[0085] Vectors for propagation and expression generally will include selectable markers. Such markers also may be suitable for amplification or the vectors may contain additional markers for this purpose. In this regard, the expression vectors preferably contain one or more selectable marker genes to provide a phenotypic trait for selection of transformed host cells. Preferred markers include dihydrofolate reductase or neomycin resistance for eukaryotic cell culture, and tetracycline, kanamycin or ampicillin resistance genes for culturing E. coli and other bacteria.

[0086] The vector containing the appropriate DNA sequence, as well as an appropriate promoter, and other appropriate control sequences, may be introduced into an appropriate host using a variety of well-known techniques suitable to expression therein of a desired polypeptide. Representative examples of appropriate hosts include bacterial cells, such as E. coli, Streptomyces and Salmonella typhimurium cells; fungal cells, such as yeast cells; insect cells such as Drosophila S2 and Spodoptera Sf9 cells; animal cells such as CHO, COS and Bowes melanoma cells; and plant cells. Hosts for of a great variety of expression constructs are well known, and those of skill in the art will be enabled by the present disclosure to select an appropriate host for expressing one of the proteins of the present invention.

[0087] Examples of vectors for use in bacteria include, but are not limited to, pQE70, pQE60 and pQE-9, available from Qiagen (Valencia, CA); pVEXK-HN-K6 available from Nature Technology Corp (Lincoln, NE), pBS vectors, Phagescript vectors, Bluescript vectors, pNHSA, pNHlβa, pNH18A, pNH46A, available from Stratagene (La Jolla, CA); ptrc99a, pKK223-3, pKK233-3, pDR540, pRIT5 available from Amersham-Pharmacia Biotech (Piscataway, NJ); and pEGFP-Cl, pEYFP-Cl, pDsRed2-Cl, pDsRed2-Express-Cl, and pAcGFPl, pAcGFP-Cl, pZsYellow-C 1 , available from Clontech (Palo Alto, CA). Examples of eukaryotic vectors include, but are limited to, pW-LNEO, pSV2CAT, pOG44, pXTl and pSG available from Stratagene; pSVK3, pBPV, pMSG and pSVL available from Pharmacia; and pCMVDsRed2- express, pIRES2-DsRed2, pDsRed2-Mito, pCMV-EGFP available from Clontech. Many other commercially available and well-known vectors are available to those of skill in the art. Selection of appropriate vectors and promoters for expression in a host cell is a well-known procedure and the requisite techniques for expression vector construction, introduction of the vector into the host and expression in the host are routine skills in the art.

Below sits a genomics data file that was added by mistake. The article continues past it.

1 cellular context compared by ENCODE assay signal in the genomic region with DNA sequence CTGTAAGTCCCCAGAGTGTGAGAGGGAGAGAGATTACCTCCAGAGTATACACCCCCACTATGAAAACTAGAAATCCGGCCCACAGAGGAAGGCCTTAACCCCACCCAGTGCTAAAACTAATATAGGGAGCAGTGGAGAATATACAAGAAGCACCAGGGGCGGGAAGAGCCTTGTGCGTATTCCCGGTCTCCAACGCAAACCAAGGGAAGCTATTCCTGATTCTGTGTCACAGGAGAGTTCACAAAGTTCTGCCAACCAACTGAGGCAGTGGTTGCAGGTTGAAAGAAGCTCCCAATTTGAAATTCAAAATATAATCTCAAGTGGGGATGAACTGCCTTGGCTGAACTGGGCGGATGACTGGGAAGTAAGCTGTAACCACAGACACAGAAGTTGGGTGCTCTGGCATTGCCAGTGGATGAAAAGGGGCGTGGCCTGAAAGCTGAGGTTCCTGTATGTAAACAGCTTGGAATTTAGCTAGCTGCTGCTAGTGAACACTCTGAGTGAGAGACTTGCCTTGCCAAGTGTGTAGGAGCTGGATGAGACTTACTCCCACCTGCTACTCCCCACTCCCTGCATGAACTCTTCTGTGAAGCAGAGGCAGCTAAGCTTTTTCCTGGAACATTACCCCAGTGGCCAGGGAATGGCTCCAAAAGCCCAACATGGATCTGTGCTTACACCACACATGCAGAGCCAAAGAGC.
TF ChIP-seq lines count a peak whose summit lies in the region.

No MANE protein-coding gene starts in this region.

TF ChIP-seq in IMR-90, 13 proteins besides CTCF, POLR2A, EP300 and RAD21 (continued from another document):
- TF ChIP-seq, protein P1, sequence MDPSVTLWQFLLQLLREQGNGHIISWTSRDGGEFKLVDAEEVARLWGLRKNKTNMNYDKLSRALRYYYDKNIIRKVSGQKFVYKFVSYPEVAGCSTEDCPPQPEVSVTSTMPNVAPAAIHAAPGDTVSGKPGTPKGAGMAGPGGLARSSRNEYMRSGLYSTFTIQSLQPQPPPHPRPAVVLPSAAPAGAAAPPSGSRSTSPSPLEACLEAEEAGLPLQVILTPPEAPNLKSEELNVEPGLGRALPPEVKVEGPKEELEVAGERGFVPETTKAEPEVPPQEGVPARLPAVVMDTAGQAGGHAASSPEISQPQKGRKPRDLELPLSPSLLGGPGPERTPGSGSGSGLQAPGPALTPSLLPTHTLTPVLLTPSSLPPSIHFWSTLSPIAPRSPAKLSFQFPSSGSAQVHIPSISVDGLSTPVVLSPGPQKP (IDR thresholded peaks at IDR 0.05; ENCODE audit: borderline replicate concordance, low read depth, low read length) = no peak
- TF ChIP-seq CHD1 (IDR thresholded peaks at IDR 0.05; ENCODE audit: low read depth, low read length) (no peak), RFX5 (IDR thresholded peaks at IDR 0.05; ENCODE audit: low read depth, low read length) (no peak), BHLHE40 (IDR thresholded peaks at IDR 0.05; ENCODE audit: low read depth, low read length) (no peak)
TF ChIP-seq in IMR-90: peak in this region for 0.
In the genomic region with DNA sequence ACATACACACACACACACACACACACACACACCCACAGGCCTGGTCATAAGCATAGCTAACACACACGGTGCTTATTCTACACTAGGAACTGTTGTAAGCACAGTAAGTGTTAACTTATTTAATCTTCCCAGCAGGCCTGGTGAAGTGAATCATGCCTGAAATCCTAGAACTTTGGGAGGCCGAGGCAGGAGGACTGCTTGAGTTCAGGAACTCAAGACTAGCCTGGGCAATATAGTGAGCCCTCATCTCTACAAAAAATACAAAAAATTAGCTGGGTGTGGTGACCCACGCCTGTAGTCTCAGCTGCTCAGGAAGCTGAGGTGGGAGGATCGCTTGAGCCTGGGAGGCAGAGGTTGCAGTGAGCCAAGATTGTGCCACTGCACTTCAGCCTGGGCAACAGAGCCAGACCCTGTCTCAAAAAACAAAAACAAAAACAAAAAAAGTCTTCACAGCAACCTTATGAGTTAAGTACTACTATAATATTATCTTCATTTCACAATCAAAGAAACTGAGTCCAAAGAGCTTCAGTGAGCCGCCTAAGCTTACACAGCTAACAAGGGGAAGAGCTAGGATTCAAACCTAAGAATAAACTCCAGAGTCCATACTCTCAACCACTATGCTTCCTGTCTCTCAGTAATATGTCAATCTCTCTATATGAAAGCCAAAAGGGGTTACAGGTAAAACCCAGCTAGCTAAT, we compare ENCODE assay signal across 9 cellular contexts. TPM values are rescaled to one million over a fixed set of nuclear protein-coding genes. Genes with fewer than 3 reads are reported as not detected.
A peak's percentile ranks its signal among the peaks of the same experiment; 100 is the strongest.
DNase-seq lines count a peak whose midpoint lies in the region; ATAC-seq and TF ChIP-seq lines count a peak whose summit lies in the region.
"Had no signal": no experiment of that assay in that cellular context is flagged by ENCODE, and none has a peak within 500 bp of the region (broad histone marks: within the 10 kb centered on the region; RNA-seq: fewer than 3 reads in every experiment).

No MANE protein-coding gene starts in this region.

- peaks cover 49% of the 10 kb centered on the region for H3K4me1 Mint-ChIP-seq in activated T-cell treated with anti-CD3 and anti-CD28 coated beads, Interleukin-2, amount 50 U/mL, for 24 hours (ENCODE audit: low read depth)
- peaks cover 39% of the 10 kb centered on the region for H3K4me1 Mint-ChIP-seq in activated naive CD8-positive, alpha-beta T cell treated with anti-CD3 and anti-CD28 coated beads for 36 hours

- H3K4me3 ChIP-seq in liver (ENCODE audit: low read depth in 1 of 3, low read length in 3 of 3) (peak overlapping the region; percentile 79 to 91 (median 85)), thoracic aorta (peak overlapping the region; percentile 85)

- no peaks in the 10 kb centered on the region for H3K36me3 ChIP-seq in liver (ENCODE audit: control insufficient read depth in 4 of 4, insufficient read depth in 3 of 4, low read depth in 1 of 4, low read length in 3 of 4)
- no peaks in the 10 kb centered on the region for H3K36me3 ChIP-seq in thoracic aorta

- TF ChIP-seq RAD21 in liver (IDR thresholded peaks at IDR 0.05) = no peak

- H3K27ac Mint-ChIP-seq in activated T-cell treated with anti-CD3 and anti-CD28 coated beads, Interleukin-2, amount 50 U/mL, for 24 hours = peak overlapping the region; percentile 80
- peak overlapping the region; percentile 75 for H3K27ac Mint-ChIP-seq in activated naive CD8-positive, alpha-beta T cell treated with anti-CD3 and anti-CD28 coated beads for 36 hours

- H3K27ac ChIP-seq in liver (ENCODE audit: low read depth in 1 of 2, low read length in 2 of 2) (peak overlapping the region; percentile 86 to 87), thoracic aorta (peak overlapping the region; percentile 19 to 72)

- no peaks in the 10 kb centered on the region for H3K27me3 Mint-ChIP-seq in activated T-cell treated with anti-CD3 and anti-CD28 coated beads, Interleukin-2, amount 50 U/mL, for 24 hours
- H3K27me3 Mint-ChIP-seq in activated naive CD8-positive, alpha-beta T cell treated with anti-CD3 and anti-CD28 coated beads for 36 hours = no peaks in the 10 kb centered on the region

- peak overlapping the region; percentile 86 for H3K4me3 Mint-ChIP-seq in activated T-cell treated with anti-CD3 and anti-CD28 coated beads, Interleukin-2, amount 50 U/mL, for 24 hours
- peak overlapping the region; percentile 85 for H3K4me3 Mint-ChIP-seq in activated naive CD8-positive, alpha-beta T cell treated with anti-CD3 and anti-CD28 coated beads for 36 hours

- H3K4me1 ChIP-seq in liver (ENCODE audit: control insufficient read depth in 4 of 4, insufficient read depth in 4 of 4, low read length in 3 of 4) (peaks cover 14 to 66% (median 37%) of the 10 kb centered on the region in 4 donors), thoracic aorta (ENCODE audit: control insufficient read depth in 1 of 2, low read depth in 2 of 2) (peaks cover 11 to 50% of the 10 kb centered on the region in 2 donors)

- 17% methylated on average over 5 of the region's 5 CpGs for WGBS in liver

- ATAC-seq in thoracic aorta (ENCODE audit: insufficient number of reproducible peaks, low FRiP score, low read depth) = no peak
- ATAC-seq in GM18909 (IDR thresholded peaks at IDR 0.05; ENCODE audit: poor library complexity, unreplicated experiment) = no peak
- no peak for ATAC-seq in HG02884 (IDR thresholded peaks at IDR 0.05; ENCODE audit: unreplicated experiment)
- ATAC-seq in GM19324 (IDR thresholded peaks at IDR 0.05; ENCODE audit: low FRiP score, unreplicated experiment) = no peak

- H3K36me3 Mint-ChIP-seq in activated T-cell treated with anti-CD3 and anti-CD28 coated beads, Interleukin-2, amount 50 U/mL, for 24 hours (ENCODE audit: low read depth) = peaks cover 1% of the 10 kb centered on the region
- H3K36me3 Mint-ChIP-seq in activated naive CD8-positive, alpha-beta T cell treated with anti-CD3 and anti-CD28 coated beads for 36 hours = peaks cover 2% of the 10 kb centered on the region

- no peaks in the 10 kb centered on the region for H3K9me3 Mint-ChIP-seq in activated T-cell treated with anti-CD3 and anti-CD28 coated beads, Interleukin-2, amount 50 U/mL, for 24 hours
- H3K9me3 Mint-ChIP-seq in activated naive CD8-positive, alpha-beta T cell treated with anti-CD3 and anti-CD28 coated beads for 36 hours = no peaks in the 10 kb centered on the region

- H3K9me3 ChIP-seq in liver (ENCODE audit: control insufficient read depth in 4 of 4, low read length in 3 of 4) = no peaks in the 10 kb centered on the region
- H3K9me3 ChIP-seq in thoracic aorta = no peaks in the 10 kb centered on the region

[0088] The present invention also relates to host cells containing the above-described constructs. The host cell can be a higher eukaryotic cell, such as a mammalian cell, or a lower eukaryotic cell, such as a yeast cell, or the host cell can be a prokaryotic cell, such as a bacterial cell. The host cell can be stably or transiently transfected with the construct. The polynucleotides may be introduced alone or with other polynucleotides. Such other polynucleotides may be introduced independently, co-introduced or introduced joined to the polynucleotides of the invention.

[0089] Introduction of a construct into the host cell can be effected by calcium phosphate transfection, DEAE-dextran mediated transfection, cationic lipid-mediated transfection, electroporation, transduction, infection or other methods. Such methods are described in many standard laboratory manuals, such as Davis et al., Basic Methods in Molecular Biology (1986), incorporated by reference.

[0090] The current invention also relates to methods of producing a modified thermostable GGBP comprising culturing the host cells of the invention under conditions such that the modified thermostable GGBP is expressed, and recovering said protein. The culture conditions required to express the proteins of the current invention are dependent upon the host cells that are harboring the polynucleotides of the current invention. The culture conditions for each cell type are well-known in the art and can be easily optimized, if necessary. For example, a nucleic acid encoding a polypeptide of the invention, or a construct comprising such nucleic acid, can be introduced into a suitable host cell by a method appropriate to the host cell selected, e.g., transformation, transfection, electroporation, infection, such that the nucleic acid is operably linked to one or more expression control elements as described herein. Host cells can be maintained under conditions suitable for expression in vitro or in vivo, whereby the encoded polypeptide is produced. For example host cells may be maintained in the presence of an inducer, suitable media supplemented with appropriate salts, growth factors, antibiotic, nutritional supplements, etc., which may facilitate protein expression. In additional embodiments, the modified thermostable GGBPs of the invention can be produced by in vitro translation of a nucleic acid that encodes the modified thermostable GGBP, by chemical synthesis or by any other suitable method. If desired, the modified thermostable GGBP can be isolated from the host cell or other environment in which the protein is produced or secreted. It should therefore be appreciated that the method of producing the modified thermostable GGBPs encompasses expression of the polypeptide in a host cell of a transgenic animal or plant. See U.S. Pat. Nos. 6,013,857, 5,990385, and 5,994,616, which are incorporated by reference.